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Mark Kennedy named next president of University of North Dakota

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NDSU president Dean Bresciani congratulates Mark Kennedy after being selected as the next president of the University of North Dakota on Tuesday, March 15, 2016, in Grand Forks. Jesse Trelstad / Forum News Service 3 / 5
UND presidential candidate Mark Kennedy answers questions during his interview with the State Board Higher Education on Tuesday morning at UND Gorecki Alumni Center. Jesse Trelstad / Forum News Service4 / 5
Mark Kennedy addresses people after being selected as the next President of the University of North Dakota on Tuesday, March 15, 2016, at the Gorecki Alumni Center in Grand Forks. Jesse Trelstad / Forum News Service 5 / 5

GRAND FORKS – During his interview with the State Board of Higher Education Tuesday for the job of UND president, Mark Kennedy joked that he loves spending time in coffee shops meeting people so much he was thinking about writing a book on the subject.

"That is my approach," he said. "You'll be sick and tired of seeing me because I will be spending very little time in my office, and I won't just be on my campus, I'll be around the state."

After two hours of deliberation, the board unanimously chose Kennedy to be UND's next president, replacing Ed Schafer who is serving as interim president through June.

"I do believe this is already the best school in a 300-mile radius and my focus is brightening that star even more," Kennedy said.

Kennedy is a former U.S. representative from Minnesota and the director of the George Washington University Graduate School of Political Management.

SBHE Chairwoman Kathleen Neset said while the other two finalists, Minot State University President Steven Shirley and University of Toledo Dean of Engineering Nagi Naganathan were both qualified, the board chose Kennedy because they felt he could take UND to the next level.

"It was 'who was better than the best,' " she said.

Kennedy described himself as a very collaborative leader who, after taking over at UND, would allow others to do their jobs. He also wants to start "pancakes with the president" and "coffee with Kennedy" programs to create informal opportunities to find out how UND can improve while sharing its successes.

"I love to just connect with people," he said. "I'm expecting to spend some time in the student cafeteria just sitting at a random table, talking to students as well as walking the halls of the various departments at the university."

Kennedy said in his first 90 days on the job he hopes to meet faculty, staff, legislators, alumni and other on- and off-campus stakeholders as well as constituents from the 10 other North Dakota University System schools before working on a strategic plan for UND.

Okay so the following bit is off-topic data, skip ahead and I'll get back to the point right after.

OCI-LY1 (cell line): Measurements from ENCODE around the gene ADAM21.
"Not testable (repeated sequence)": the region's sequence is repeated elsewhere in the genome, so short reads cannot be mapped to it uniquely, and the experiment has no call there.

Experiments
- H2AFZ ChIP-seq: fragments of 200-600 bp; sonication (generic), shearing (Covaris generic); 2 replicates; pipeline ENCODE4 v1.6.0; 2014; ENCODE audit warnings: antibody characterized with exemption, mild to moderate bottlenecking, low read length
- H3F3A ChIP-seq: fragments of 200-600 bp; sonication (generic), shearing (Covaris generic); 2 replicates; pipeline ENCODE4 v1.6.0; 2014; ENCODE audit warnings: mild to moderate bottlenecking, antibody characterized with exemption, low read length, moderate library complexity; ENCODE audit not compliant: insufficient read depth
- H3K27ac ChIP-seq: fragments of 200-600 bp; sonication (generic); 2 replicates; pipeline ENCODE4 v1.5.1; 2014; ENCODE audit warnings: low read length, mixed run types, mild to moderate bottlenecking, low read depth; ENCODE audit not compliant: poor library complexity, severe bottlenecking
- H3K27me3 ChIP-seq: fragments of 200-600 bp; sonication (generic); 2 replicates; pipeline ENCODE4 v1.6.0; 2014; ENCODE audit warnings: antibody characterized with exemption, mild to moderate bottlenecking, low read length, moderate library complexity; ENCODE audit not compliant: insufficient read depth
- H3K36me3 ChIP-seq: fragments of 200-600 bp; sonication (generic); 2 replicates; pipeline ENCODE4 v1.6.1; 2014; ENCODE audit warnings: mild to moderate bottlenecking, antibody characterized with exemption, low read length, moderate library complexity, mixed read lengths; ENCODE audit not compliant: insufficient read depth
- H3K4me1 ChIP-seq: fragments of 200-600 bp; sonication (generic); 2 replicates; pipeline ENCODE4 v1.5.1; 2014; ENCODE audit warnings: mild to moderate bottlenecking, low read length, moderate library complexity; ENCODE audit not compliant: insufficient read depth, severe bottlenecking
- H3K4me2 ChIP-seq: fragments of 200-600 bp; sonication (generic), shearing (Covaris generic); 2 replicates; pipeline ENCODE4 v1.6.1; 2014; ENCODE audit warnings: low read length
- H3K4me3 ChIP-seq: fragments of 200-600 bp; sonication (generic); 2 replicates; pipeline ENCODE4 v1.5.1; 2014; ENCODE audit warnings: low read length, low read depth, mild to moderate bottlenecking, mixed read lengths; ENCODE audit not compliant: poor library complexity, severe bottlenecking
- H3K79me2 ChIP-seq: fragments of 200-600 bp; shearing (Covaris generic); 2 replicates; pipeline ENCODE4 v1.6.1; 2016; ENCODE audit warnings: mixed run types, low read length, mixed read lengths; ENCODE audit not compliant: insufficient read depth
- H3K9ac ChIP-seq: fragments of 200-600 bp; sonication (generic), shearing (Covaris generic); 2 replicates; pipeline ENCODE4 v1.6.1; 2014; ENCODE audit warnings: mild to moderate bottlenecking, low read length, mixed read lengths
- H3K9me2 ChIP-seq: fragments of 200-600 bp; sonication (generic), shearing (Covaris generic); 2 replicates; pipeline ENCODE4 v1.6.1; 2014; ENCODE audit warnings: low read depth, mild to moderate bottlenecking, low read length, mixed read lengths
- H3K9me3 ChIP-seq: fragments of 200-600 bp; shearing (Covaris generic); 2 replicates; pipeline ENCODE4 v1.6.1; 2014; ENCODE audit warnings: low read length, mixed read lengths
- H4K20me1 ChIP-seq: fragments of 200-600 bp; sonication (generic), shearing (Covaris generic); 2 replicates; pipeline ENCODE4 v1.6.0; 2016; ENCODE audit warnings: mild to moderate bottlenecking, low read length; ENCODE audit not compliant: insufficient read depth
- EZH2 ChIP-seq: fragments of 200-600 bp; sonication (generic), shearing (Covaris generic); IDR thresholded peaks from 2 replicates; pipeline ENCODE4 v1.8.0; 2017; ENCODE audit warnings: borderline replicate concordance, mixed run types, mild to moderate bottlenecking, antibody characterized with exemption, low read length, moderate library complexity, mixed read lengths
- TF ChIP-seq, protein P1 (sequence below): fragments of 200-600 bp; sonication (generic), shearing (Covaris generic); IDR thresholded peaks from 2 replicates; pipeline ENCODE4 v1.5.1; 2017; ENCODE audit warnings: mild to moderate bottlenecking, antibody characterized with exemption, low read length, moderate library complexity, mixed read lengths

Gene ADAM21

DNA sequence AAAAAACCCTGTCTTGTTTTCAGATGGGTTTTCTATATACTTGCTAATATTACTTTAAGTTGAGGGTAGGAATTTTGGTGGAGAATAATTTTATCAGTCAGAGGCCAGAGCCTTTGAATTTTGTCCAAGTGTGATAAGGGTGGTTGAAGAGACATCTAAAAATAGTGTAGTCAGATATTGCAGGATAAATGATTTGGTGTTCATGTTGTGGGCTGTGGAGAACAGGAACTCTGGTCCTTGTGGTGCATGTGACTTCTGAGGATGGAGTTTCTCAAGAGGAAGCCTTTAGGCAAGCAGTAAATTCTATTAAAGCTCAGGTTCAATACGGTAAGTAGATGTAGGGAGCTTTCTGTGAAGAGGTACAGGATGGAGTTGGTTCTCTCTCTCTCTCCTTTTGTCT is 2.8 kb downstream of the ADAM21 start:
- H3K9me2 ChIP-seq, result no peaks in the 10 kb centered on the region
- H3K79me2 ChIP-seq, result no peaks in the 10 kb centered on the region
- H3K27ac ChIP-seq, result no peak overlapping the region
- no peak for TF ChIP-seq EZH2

"You're faced with a decision of being the biggest or the best," Kennedy said " My goal is to have UND be the best."

Meet the president

Kennedy earned a master's degree in business administration from the University of Michigan. As the only finalist without a terminal degree, he said a presidency is more about selling a university's vision than having a Ph.D.

Having served as a Republican U.S. congressman from 2001 to 2007, Kennedy said he would use his political experience for the betterment of UND.

Kennedy said he brings business, academic and engagement skills to the university, having held a top position at Macy's and working in his current role at George Washington University.

"In a public university you need to engage, get not only the university community excited about a vision but sell that vision across the state and connect with voters and legislators across the state," he said.

Kennedy also noted he would be accessible to students and a collaborative member of the NDUS. When asked his position on more stringent admission standards, Kennedy noted a goal set by former UND President Robert Kelley of increasing enrollment by 1,000 students conflicts with NDUS goals of improving retention and graduation rates.

"We need to make sure we're attracting the best and the brightest but it shouldn't be UND's role to attract every student in the state," he said.

As the university is facing budget cuts, Kennedy said he would do what Schafer is doing now and identify priorities using input from stakeholders.

"You can't necessarily respond to everything you need to hear, but you hear it," he said.

Kennedy was chosen through a search process that began in August 2015 and throughout the interview process he stressed his ties to the region as a fourth-generation Minnesotan and third generation of his family to live in North Dakota. His wife Debbie, a North Dakota State University graduate, also has ties to the area.

"Our 35 years of marriage as true partners is proof I have experience collaborating with NDSU," Kennedy said, causing board members to laugh.

Kennedy's contract has yet to be negotiated, and he is expected to take over at UND July 1.

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